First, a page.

Community Newsletter: Q&A forum: 10/01/04 The clock on my computer keeps losing time!

by: Lee Koo (ADMIN) September 28, 2004 10:04 AM PDT

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10/01/04 The clock on my computer keeps losing time!

by Lee Koo (ADMIN) ModeratorCNET staff - 9/28/04 10:04 AM

Thank you Patrick and all the participants in this past weeks Q&A!

Patrick if these submissions dont help solve your issue with your computers clock, I hope youll join us in this thread so our helpful members can be of an assistance to further trouble shoot your problem.

I encourage all of you to read through Patrick M.s great answer and the great honorable mentions which also include some good directions on replacing that CMOS battery and what to do incase the BIOS resets when you do change the battery.

If you have more questions, or additional advice, by all means free to post below in this thread. Maybe we can even tackle another clock problem with newer Operating systems such as Windows XP or even Macs.
The more we discuss the more we learn--its all up to you as community to contribute.

Thanks again everyone!
-Lee Koo
CNET Community


Question:

The clock on my computer (running Windows 98 SE) keeps losing
time--as much as one hour in three days. My computer is
always on, so what could be the cause of the time loss, and
how can I fix it?

Submitted by: Patrick R. of Murrieta, California


Answer:

You mentioned two important clues in your question.

First, that your operating system is Windows 98. Second, that your PC is always on.

Your PC has a motherboard with a CMOS clock (a clock Windows reads at regular intervals), powered by a coinlike battery, usually a CR2032 type.

Why is this important? Because either the battery is running low, or Windows 98 seems to lose time because your PC is always on.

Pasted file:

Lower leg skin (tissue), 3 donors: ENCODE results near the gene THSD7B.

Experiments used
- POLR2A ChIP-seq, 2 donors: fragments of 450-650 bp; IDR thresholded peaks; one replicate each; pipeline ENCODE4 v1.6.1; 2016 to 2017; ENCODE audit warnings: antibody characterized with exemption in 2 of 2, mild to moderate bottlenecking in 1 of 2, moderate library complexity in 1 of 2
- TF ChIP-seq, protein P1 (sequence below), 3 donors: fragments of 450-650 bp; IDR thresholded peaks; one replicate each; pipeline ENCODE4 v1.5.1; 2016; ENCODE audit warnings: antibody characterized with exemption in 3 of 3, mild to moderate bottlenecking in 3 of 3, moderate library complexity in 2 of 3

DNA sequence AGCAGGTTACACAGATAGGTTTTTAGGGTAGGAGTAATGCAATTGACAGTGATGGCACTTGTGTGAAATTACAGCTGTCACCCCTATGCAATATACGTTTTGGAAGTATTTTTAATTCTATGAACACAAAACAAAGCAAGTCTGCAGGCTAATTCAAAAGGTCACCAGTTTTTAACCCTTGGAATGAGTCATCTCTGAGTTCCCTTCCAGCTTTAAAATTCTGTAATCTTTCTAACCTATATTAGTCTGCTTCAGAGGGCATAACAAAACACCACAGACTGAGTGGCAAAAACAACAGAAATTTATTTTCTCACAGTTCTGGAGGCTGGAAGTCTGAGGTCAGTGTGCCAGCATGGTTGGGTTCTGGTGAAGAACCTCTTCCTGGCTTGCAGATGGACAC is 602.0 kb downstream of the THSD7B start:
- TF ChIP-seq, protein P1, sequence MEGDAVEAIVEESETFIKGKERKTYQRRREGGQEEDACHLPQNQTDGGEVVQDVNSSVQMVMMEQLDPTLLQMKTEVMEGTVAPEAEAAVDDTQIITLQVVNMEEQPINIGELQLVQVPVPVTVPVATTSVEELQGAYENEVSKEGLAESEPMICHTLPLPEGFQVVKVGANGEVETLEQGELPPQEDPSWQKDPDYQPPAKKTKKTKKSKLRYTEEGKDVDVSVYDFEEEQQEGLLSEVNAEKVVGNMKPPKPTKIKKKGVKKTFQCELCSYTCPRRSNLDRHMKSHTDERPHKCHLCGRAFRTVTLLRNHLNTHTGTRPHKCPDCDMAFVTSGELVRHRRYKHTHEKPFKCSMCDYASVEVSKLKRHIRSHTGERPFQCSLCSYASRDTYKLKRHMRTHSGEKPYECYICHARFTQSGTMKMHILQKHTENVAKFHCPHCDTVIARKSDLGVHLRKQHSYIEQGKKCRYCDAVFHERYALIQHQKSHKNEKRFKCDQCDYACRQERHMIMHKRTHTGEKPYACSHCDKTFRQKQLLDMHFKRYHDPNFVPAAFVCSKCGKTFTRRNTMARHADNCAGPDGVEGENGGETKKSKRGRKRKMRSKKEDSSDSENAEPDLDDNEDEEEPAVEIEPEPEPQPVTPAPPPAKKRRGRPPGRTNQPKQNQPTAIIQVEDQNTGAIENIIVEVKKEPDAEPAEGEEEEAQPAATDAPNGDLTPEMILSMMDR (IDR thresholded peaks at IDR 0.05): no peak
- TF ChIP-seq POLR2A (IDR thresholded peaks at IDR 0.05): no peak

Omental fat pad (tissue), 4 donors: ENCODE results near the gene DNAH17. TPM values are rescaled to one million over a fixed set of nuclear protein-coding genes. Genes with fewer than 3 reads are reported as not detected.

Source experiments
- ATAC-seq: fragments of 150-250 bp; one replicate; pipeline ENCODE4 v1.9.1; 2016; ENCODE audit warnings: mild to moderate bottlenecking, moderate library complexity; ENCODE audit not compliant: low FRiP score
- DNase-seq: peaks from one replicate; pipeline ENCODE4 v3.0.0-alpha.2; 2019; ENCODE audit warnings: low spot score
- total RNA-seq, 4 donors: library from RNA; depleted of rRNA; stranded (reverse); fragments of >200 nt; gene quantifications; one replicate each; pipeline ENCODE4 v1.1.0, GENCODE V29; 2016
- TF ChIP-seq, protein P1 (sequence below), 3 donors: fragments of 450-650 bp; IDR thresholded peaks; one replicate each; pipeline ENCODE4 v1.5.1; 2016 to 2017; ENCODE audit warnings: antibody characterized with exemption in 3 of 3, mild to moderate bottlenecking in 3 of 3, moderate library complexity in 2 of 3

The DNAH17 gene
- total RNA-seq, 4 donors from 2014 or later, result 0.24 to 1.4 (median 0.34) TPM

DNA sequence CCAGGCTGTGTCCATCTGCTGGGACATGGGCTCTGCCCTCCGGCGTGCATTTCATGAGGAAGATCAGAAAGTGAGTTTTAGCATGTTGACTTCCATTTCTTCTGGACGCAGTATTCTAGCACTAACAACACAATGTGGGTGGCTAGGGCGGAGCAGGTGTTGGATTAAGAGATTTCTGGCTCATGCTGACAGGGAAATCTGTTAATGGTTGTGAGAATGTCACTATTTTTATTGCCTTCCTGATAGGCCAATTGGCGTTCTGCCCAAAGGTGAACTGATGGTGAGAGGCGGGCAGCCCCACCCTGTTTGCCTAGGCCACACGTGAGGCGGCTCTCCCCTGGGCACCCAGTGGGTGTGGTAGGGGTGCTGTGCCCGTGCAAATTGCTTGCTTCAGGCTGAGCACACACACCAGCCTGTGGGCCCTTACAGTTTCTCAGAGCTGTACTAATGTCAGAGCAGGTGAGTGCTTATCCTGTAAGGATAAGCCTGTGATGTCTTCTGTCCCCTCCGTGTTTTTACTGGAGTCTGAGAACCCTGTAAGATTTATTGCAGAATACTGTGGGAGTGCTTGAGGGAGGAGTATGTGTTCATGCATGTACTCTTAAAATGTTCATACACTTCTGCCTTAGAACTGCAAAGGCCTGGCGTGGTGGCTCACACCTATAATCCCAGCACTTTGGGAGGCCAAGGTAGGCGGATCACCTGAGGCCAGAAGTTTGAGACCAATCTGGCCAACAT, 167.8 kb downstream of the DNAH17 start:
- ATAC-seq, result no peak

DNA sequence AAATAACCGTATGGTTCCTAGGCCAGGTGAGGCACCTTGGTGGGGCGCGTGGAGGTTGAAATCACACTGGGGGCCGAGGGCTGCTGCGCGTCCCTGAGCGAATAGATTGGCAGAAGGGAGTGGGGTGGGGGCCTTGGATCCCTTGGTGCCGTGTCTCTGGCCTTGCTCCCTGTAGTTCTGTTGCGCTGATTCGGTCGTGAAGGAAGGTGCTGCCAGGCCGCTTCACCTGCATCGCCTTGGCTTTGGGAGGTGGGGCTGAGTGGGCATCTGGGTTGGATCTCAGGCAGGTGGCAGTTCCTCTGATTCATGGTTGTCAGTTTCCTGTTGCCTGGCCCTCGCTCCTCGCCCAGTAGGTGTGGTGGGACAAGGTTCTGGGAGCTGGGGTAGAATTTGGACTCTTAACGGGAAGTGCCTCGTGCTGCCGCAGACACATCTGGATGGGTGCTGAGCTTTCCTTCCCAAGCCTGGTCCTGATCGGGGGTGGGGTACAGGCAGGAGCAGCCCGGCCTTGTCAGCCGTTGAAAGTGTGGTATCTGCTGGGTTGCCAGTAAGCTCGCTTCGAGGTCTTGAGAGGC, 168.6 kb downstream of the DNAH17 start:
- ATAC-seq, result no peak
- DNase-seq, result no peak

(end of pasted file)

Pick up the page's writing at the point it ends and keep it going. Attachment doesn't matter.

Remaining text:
To check if that small battery is running low, do the
following:

1. Run a MS-DOS prompt (Start > Programs > MS-DOS prompt)
2. At the DOS prompt, type time, then press Enter.
3. Compare this time with the time displayed on the Systray (the clock on the bottom right, the Windows clock).
4. Type exit and press Enter to quit the DOS box.

If there is a difference between both values, the battery should be replaced. Please refer to your motherboard's manual or manufacturer.

If the CMOS battery is OK, and I guess it probably is, the time loss is due to Windows 98 itself. Microsoft reports that it is an issue that affects Windows 95, 98, 98 SE, and Me. (See Microsoft's knowledge base article: http://support.microsoft.com/?kbid=189706&fr=1.)

To troubleshoot your problem, do the following:

1. Disable APM (Advanced Power Management) in your BIOS. Please refer to the manual of your board find out how to enter your BIOS (usually by hitting the Delete key) and disable APM. It is usually quite easy. Then, let Windows manage APM instead: Open the Control Panel, click Power Management, and select the settings you want for APM.

2. As a CPU is sometimes under a heavy load, please check that you are not using the following software, which can cause Windows 98 not to check the CMOS time regularly:

- Antivirus
- Screensavers
- System utilities
- Scheduled applications or "heavy" applications running in the background
- And, generally, any CPU-consuming applications

(You said that you left your PC on for several days; maybe you are running a server application.)

Disable the CPU-consuming application(s), except for the antivirus app; you wouldn't have your PC without one, right? Then if you conclude that it is the antivirus program, try a different one instead, perhaps a free one, such as AVG Anti-Virus.

3. If you can't identify which application(s) is not permitting Windows 98 to check the BIOS clock at regular intervals, try to reboot your PC once a day. (It is not a solution, just a workaround.)

4. Finally, if all this fails, try to install an application that sets your Windows clock from an atomic clock server (you may find the right one for your PC at CNET Download.com). There is also an application called Dimension 4, but I did not test it.

Anyway, never, ever install one of the so-called atomic clocks you may find while surfing the Net (such as a message that may read: "Do you want to run and install [supposed atomic clock program]?" They usually are malware (like dialers, spyware, and so on) that will affect your PC. Instead, choose an appropriate one from a reputable and clean download source.

Hope this will help you fix your problem.

Submitted by: Patrick M. of Amadora, PORTUGAL

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